Should one take the time to think about the conditions that Romania knew more than 30 years ago, if one should try to analyze the situation of the Jewish population in this country back then, one would realize the importance of our cooperation with the “Joint”, which cannot be forgotten, nor stressed enough. […] Let us pay homage to the “Joint” for the program that they are developing in Romania, let us thank the management for their efforts to secure the success of this program; and let us thank dr. Zvi Feine for always being on our side.”Engineer


“Respecting one”s own dignity”

“It is time to mention that the “Joint” became involved in Romania at the beginning of the 20th century. Between 1919 and 1938, they allocated the important amount of 55 million dollars for different aids in our country. Between 1949 and 1967, the “Joint””s presence was no longer tolerated. In 1967, the “Joint” came back to Romania with a well defined program. It comprised: enhancing and extending the Jewish values; respecting the dignity of the elderly; helping the needy Jewish population, victims of the Holocaust. The activity of the Medical and Social Assistance Department is based on the subsidies from the “Joint”, which, in its turn, receives donations in cash, clothing, medical equipment, medicines etc., as well as on the material support from the FEDROM. […] Since 1995 the allocation program of the “Claims Conference” has provided important amounts of money to the Jewish organizations and communities worldwide which offer basic social services to the needy elderly, as well as to institutions involved in activities of research, education and documentation on the issues of the Holocaust. […] The “Claims Conference” organization has a major influence on the quality of the life led by the elderly Jews survivors of the Holocaust in Romania. […] More than 20 years after it was built, the “Amalia and Chief Rabbi dr. Moses Rosen” Asylum is now being renovated. If one should ask what made all these things possible, one might answer with this well-known Jewish saying: “All Jews are responsible for one another.”


“First of all, an ASYLUM; the health establishment comes second”

On the morning of February 15, 1979, the persons who started working to organize the functioning of the asylum went past its gate. They were dr. Marcel Saragea, general manager, Jan Bogdan, marketing manager and the secretary Emilia Lazar. This is how the internal organizing activity started; it was a very difficult work. In the 20 years that have passed since then there were many people who strived for the good functioning of the asylum: physicians, nurses, clerks, janitors, technicians. […] Today we provide a highly qualified medical assistance for all sorts of cases. […] I don”t want to come in front of you and tell you how great and wonderful our results are or how impeccable the behavior of every one of us is. However, there is one thing we can say for sure: the asylum is an ever-growing social and medical facility and we, the people who work here, are determined to carry on with this activity, bearing in mind the joy and the health of those who are entrusted to our care.”


“They”re not just patients; they are our brothers and our parents.”

The asylum-hospital that we celebrate today had to […] improve the life of its assisted, especially in a time when the hospitalizing and the assistance of the elderly in the public healthcare facilities became more and more difficult, tedious and inaccessible. An important part of the asylum”s activity is represented by the medical interventions (often very expensive) and by the assistance of the patients, which requires a relatively numerous and well-trained staff. When the elderly arrive at the asylum, they are in a high degree of pain; sometimes they are in a pre-final stage, or pre-coma. They are either brought in from home, or transferred from the public hospitals which can no longer keep them in custody. In all these cases, we made huge efforts (that were successful more often than not) in order to prolong their life.”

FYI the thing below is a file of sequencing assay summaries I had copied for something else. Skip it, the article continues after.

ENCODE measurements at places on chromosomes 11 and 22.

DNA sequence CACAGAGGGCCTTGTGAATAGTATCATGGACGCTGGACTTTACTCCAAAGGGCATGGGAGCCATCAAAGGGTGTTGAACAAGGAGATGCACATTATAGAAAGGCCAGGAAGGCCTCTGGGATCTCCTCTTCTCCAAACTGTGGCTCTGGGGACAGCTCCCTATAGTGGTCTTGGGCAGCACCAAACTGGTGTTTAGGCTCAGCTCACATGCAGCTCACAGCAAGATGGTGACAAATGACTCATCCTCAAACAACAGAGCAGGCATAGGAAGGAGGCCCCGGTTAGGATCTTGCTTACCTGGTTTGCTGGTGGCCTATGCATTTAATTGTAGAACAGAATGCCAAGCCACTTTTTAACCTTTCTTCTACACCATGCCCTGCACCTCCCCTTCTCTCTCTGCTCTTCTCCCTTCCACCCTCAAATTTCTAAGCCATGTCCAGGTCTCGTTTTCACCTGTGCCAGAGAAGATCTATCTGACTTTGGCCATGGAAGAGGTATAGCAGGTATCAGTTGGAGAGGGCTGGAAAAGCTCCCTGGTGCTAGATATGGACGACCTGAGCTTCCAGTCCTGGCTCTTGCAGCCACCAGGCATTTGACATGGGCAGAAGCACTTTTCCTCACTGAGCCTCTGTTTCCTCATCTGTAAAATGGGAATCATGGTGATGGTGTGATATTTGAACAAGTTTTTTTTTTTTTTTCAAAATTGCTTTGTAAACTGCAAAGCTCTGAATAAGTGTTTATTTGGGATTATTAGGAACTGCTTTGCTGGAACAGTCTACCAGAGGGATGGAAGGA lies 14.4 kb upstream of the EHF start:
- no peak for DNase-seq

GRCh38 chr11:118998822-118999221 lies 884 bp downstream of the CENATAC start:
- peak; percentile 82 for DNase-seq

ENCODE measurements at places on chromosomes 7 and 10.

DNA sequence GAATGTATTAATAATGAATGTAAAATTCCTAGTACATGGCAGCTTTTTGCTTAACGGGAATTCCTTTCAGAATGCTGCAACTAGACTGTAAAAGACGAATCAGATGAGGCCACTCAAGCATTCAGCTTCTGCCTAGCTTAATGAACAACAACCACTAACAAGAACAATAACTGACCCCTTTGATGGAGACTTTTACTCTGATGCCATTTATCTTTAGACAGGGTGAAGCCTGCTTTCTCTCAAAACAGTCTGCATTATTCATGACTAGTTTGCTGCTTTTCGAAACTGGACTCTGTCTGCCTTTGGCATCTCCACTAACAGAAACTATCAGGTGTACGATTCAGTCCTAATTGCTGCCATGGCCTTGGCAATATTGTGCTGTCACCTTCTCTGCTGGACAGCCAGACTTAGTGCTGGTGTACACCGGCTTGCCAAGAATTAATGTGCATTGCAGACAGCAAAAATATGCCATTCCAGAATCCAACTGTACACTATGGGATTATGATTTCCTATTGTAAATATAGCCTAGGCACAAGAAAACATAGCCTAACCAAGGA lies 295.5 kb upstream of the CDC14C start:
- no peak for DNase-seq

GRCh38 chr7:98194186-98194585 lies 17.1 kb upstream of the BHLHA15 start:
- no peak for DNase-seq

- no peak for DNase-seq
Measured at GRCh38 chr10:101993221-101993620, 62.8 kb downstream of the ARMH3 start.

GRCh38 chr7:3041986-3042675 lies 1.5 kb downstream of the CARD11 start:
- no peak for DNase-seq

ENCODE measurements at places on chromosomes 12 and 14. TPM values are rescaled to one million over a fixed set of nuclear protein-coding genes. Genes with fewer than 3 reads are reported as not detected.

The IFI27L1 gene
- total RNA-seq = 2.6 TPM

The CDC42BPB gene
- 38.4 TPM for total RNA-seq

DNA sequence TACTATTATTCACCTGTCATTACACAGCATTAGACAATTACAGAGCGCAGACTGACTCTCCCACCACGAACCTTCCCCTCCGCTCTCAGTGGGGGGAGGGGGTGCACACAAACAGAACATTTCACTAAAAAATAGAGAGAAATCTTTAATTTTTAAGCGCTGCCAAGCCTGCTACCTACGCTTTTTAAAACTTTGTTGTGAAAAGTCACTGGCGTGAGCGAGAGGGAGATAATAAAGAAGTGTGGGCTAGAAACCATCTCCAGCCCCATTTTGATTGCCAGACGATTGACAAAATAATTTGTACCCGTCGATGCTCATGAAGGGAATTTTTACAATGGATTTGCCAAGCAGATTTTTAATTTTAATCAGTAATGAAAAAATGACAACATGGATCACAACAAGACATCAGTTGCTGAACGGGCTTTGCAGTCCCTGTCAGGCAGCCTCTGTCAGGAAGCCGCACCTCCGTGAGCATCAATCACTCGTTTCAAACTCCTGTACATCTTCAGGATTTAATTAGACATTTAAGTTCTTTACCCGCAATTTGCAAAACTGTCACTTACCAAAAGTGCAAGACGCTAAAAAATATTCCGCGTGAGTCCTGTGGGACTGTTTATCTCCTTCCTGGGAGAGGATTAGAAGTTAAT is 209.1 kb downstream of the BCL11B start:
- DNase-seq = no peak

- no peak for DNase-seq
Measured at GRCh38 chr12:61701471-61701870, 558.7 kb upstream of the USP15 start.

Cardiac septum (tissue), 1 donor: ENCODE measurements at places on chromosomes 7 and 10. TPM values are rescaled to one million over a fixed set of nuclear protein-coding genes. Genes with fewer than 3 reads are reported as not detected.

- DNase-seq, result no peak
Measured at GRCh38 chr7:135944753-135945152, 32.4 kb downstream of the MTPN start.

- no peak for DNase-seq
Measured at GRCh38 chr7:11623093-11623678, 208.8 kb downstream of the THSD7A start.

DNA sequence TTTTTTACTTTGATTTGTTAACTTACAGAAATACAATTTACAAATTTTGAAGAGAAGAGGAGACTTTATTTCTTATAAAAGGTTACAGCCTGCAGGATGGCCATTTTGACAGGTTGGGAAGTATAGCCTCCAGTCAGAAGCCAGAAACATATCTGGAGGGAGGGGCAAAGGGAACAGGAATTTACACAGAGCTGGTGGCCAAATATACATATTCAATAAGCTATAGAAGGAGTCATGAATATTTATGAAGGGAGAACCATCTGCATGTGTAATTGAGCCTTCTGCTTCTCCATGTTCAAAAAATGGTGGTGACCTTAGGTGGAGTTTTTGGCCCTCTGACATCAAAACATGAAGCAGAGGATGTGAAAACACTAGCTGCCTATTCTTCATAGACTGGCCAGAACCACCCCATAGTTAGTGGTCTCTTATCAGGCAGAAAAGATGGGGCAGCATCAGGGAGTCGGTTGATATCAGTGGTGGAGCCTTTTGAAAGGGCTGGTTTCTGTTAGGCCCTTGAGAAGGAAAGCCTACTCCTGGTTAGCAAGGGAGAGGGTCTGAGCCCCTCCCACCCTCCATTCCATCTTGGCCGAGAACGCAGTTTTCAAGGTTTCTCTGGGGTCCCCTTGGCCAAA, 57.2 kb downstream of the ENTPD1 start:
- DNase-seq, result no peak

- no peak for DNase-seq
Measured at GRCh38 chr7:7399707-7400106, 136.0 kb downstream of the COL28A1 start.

MARGHIT TAMLER: “I was afraid that the miracle would only last three days”

“I received permanent medical care in our clinic and I was operated of cataract. The operation was a full success. It is very hard for me to explain how I felt when I got back home, with the dressing removed. I suddenly had a revelation: on lighting the stove, I noticed that the fire had a brightness and a color that I had forgotten; on turning on the TV, I realized that the pictures and the words on the screen had a perfect clarity. For a few days I lived in fear that this miracle – for it was a miracle to me – would only last three days, like many other miracles! But that didn”t happen. […] On behalf of all the assisted and together with them, I thank God that these wonderful institutions exist, giving us support and hope in our old age.”


LIDIA FONEA: “I felt that I was needed again”

“The first moment in my psychic rehabilitation was when I was proposed to become the asylum”s librarian. […] The fact that I could continue my relationship with books (I used to teach Romanian literature) was my greatest joy. Later, I donated most of my books to the library, and that was also quite significant. […] I personally take books to those who cannot leave their rooms to come the library themselves. […] Another step forward was when I founded a literary-musical circle. That way, I felt I could be useful again. […] Slowly but surely, I started smiling again, even laughing; I sometimes tell jokes to the others and I am glad if I can make them smile and if a caress of mine can light a spark of joy in the eyes of an old person.”



manager of the European branch of the “Claims Conference” Organization

“What brought about your visit to Romania?”